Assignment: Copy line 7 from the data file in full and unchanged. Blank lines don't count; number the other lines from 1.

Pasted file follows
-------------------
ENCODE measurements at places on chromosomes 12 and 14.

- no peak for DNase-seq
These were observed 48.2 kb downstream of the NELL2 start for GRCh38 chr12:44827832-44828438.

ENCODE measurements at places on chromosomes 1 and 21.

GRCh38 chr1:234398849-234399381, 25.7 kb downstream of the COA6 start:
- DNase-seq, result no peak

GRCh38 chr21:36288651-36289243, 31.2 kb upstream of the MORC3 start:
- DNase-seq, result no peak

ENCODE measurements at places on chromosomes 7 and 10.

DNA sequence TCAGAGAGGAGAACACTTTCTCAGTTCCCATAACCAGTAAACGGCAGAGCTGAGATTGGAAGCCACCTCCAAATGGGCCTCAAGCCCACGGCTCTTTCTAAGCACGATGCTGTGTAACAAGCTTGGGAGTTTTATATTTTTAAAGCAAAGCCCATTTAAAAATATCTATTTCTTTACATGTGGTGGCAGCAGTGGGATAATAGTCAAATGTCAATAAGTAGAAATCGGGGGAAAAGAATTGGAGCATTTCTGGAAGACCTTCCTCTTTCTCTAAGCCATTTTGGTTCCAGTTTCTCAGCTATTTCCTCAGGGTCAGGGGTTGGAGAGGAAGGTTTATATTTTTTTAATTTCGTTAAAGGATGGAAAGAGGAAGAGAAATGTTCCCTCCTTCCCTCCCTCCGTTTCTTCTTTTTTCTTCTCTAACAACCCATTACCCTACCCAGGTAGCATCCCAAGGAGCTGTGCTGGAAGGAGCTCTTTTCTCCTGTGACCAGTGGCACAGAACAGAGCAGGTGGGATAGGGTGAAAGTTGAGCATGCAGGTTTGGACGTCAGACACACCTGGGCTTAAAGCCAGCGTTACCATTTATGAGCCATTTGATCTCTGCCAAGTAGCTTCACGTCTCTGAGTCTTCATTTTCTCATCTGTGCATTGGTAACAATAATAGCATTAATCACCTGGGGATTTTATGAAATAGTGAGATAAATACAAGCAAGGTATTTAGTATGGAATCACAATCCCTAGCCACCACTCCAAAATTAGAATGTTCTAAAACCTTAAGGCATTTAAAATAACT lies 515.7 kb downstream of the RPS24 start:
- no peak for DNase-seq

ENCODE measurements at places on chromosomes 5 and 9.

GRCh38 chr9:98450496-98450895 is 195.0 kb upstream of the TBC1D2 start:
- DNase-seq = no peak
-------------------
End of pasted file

GRCh38 chr21:36288651-36289243, 31.2 kb upstream of the MORC3 start: